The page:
In his Oscar-winning role as the title character in “Marty,” Ernest Borgnine refers to himself as a “fat ugly man,” then later tells his date that he might not be “as much of a dog as I think I am” after all.
As storied careers go, Borgnine’s surely wasn’t a dog in the slightest.
Borgnine, who has died at the age of 95, had an unbelievable varied filmography — switching from comedy to drama, film to television, heroes to bad guys — back when there was still a thriving market for character actors who could appear in dozens of movies but almost never get the girl, as it were.
It’s hard to know where to start in selecting films featuring Borgnine that are worth revisiting — though I suspect someone at Turner Classic Movies is currently doing just that — but beyond “Marty,” I always relished seeing him play heavies, from “Bad Day at Black Rock” (the fight with Spencer Tracy is a classic) to “From Here to Eternity” to the collection of antiheroes in Sam Peckinpah’s “The Wild Bunch.”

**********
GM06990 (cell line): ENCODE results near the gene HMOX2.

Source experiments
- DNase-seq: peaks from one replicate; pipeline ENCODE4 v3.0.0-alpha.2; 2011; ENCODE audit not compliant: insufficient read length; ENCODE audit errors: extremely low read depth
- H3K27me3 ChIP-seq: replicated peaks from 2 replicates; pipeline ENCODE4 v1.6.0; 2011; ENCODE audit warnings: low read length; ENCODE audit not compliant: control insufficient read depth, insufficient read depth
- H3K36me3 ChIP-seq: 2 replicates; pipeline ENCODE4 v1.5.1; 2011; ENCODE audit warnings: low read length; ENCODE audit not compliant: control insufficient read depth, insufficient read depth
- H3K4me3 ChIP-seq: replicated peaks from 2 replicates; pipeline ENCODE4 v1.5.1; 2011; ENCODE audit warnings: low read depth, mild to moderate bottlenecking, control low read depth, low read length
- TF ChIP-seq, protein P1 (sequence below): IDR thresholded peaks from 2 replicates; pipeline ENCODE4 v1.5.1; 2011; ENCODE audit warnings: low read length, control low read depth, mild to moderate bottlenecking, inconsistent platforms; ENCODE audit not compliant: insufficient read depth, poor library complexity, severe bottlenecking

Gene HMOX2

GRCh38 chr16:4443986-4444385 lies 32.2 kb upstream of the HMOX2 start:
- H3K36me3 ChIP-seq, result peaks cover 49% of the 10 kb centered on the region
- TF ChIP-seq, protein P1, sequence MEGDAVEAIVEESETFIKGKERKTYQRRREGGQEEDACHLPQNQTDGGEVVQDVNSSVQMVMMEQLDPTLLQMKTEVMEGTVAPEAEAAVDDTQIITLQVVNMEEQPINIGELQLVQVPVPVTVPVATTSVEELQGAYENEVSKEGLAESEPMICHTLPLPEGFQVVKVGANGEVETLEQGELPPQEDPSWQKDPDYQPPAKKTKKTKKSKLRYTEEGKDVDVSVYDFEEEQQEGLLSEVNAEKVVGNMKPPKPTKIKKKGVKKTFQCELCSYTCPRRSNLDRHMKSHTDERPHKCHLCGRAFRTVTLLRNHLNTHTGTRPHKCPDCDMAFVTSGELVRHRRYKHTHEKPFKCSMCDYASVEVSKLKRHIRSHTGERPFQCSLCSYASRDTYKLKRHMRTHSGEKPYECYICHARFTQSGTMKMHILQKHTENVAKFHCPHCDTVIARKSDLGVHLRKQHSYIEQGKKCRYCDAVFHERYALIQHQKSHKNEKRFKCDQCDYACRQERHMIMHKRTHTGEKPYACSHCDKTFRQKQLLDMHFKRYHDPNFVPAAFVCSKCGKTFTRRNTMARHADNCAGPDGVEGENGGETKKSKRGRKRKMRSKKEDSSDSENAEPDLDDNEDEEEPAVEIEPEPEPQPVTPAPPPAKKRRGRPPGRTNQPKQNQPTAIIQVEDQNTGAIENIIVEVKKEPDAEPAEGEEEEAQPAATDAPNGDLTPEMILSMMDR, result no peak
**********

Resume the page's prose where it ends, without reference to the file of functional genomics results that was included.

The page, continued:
Others will likely first think of “The Poseidon Adventure,” or a smaller part in “The Dirty Dozen,” or any number of other roles (though I’d pass on “McHale’s Navy”) in a career that spanned seven decades.
Borgnine was around long enough to receive plenty of applause in his lifetime — including a Screen Actors Guild life-achievement award last year — but the bottom line is when TCM gets around to airing that inevitable tribute, a single day won’t be enough.